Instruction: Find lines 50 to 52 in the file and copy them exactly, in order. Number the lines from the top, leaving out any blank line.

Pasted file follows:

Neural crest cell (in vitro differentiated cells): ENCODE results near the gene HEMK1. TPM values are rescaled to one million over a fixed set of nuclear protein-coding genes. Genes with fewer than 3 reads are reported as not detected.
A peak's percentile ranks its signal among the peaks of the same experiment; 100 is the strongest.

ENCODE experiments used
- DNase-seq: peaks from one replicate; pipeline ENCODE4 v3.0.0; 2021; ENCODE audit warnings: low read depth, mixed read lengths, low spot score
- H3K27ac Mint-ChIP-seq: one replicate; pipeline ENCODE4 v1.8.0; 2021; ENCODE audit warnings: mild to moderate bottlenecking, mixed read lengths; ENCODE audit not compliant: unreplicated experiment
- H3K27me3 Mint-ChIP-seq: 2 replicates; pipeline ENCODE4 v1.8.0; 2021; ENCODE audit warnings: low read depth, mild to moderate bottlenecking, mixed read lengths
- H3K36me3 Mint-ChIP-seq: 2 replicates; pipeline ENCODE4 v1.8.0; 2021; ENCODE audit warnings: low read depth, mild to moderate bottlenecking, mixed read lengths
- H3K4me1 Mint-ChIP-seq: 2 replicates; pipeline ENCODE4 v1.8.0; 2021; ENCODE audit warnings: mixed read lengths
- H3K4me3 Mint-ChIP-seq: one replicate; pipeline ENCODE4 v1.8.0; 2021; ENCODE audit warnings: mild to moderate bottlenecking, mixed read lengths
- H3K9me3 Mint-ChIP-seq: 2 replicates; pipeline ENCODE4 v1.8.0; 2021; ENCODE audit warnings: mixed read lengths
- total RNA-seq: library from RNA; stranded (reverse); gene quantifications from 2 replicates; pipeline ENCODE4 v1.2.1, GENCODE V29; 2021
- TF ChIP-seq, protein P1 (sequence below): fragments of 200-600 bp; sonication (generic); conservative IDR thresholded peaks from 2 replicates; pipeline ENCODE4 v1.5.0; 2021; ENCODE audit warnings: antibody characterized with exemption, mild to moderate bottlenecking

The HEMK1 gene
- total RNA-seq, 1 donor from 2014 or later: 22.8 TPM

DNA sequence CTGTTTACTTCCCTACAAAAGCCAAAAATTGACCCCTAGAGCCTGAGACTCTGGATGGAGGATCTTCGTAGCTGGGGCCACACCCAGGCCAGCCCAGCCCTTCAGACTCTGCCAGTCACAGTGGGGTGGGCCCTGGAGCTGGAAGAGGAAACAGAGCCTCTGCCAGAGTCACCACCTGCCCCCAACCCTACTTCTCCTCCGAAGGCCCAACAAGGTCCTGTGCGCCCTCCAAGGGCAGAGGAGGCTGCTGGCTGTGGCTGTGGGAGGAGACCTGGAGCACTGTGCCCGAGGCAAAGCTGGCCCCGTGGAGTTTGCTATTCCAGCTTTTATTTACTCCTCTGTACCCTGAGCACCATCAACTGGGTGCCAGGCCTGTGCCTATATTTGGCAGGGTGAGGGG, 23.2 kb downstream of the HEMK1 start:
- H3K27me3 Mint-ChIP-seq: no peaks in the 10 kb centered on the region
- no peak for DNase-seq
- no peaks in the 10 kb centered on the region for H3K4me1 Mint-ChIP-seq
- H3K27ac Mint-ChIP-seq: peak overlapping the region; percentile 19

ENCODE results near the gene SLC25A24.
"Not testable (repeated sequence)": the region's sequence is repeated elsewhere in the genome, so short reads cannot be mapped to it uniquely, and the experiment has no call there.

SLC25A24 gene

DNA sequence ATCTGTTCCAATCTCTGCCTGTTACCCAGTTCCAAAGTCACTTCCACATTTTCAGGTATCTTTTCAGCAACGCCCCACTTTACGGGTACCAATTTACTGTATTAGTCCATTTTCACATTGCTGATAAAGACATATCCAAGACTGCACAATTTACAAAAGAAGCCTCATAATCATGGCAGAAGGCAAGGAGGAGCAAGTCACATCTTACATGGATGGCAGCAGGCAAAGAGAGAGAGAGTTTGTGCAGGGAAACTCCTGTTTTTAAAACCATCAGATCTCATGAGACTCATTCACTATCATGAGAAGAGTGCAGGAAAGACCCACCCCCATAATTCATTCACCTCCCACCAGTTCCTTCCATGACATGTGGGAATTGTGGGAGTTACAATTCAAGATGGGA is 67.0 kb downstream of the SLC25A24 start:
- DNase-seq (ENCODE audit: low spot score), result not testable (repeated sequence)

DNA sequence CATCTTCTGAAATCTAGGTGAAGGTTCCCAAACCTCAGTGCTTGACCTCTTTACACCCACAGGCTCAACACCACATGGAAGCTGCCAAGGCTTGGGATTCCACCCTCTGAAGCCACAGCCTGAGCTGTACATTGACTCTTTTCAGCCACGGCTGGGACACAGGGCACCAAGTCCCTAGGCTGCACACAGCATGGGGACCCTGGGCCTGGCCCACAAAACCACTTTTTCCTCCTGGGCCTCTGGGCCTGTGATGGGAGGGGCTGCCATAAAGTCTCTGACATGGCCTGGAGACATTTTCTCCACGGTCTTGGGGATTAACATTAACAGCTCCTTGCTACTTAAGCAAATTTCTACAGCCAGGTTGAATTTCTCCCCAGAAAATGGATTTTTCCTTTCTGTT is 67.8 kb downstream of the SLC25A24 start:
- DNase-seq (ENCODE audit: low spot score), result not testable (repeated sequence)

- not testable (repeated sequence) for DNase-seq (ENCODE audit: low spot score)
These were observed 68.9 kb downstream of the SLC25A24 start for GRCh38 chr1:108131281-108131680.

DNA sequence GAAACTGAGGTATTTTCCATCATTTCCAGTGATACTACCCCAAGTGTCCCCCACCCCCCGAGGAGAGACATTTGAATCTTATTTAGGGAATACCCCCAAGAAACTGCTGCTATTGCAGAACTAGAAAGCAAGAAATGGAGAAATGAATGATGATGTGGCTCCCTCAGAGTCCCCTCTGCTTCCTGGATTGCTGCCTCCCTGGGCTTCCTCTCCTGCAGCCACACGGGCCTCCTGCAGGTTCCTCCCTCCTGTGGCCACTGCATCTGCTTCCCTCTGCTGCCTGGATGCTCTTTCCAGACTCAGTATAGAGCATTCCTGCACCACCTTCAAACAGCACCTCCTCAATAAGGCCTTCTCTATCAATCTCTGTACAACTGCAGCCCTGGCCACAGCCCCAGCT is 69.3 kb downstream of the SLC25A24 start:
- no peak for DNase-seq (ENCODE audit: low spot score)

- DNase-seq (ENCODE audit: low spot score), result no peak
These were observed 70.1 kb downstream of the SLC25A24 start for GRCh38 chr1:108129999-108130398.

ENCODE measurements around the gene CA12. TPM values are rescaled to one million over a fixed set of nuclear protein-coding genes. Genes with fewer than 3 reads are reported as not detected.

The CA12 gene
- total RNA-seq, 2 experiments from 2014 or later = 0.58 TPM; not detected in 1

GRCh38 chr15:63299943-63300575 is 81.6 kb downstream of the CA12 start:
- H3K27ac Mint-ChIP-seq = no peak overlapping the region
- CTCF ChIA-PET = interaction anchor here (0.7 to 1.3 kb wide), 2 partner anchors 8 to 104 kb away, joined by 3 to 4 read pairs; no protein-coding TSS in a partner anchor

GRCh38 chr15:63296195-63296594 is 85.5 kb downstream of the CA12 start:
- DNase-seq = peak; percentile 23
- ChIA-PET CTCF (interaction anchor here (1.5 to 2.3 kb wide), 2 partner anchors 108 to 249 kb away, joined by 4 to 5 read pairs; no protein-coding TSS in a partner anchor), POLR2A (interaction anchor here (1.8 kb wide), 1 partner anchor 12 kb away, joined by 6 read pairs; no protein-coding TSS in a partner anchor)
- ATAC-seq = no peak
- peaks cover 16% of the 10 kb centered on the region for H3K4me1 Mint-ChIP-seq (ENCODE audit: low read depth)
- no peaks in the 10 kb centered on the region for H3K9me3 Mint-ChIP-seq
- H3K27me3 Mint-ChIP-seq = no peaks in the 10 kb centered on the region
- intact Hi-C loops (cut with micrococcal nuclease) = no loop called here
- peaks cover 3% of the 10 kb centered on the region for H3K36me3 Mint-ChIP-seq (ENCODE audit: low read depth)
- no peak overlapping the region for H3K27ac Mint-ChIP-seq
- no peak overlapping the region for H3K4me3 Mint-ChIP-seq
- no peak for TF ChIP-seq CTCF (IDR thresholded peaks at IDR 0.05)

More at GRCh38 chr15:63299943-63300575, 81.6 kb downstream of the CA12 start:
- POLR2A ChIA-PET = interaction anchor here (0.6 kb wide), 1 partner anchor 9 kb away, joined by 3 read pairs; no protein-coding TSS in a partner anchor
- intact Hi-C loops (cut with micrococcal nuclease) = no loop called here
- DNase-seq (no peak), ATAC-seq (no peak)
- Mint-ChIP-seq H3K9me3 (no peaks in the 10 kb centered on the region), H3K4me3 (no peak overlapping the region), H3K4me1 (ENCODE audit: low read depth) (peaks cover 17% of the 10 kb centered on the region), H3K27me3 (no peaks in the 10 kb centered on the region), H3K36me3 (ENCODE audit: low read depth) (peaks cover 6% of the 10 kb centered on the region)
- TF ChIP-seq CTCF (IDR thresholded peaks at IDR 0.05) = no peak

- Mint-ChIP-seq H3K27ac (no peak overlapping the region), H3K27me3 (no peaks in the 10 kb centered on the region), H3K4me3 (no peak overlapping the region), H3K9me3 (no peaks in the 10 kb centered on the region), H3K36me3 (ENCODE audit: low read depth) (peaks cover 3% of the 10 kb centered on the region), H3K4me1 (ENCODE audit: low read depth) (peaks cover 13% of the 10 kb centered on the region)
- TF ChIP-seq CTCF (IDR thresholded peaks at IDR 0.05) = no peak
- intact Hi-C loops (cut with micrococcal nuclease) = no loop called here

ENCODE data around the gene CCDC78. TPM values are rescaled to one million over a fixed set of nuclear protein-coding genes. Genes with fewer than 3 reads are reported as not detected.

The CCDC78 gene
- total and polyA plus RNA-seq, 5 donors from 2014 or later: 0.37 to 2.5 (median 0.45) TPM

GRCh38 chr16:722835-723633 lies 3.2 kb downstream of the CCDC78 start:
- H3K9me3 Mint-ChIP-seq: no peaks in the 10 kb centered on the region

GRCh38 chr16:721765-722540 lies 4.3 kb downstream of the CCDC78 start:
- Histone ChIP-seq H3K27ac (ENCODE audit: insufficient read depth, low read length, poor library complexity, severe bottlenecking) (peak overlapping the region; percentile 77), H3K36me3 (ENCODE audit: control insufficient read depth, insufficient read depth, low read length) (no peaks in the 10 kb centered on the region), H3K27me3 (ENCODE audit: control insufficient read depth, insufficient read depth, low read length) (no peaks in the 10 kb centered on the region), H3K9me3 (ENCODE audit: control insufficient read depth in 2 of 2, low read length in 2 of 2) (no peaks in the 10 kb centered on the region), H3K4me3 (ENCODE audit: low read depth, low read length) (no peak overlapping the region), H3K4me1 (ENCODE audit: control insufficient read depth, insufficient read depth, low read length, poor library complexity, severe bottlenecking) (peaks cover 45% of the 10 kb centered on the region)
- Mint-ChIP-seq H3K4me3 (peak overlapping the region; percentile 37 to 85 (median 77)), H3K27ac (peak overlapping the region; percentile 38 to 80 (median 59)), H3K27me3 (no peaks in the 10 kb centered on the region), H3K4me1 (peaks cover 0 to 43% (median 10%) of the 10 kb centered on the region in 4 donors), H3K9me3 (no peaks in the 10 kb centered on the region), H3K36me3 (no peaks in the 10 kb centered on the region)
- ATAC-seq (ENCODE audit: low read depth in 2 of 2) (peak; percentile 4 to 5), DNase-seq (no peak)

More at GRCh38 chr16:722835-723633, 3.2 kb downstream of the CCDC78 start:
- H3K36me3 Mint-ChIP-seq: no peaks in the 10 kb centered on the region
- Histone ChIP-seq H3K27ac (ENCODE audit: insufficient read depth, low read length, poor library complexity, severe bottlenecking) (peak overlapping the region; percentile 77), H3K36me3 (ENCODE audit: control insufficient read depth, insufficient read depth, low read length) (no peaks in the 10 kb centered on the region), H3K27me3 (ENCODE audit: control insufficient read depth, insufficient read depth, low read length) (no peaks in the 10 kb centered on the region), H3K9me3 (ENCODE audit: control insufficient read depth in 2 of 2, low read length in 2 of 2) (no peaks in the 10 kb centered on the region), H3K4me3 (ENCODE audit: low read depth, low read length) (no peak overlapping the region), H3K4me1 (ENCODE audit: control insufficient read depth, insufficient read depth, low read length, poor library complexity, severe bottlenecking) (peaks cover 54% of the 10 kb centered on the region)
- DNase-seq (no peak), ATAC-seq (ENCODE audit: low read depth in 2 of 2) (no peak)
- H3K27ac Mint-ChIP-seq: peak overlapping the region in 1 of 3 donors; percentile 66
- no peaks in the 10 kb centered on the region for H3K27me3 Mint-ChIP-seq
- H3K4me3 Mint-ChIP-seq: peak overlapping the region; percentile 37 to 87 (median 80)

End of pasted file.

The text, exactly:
- no peak for TF ChIP-seq CTCF (IDR thresholded peaks at IDR 0.05)

More at GRCh38 chr15:63299943-63300575, 81.6 kb downstream of the CA12 start:
- POLR2A ChIA-PET = interaction anchor here (0.6 kb wide), 1 partner anchor 9 kb away, joined by 3 read pairs; no protein-coding TSS in a partner anchor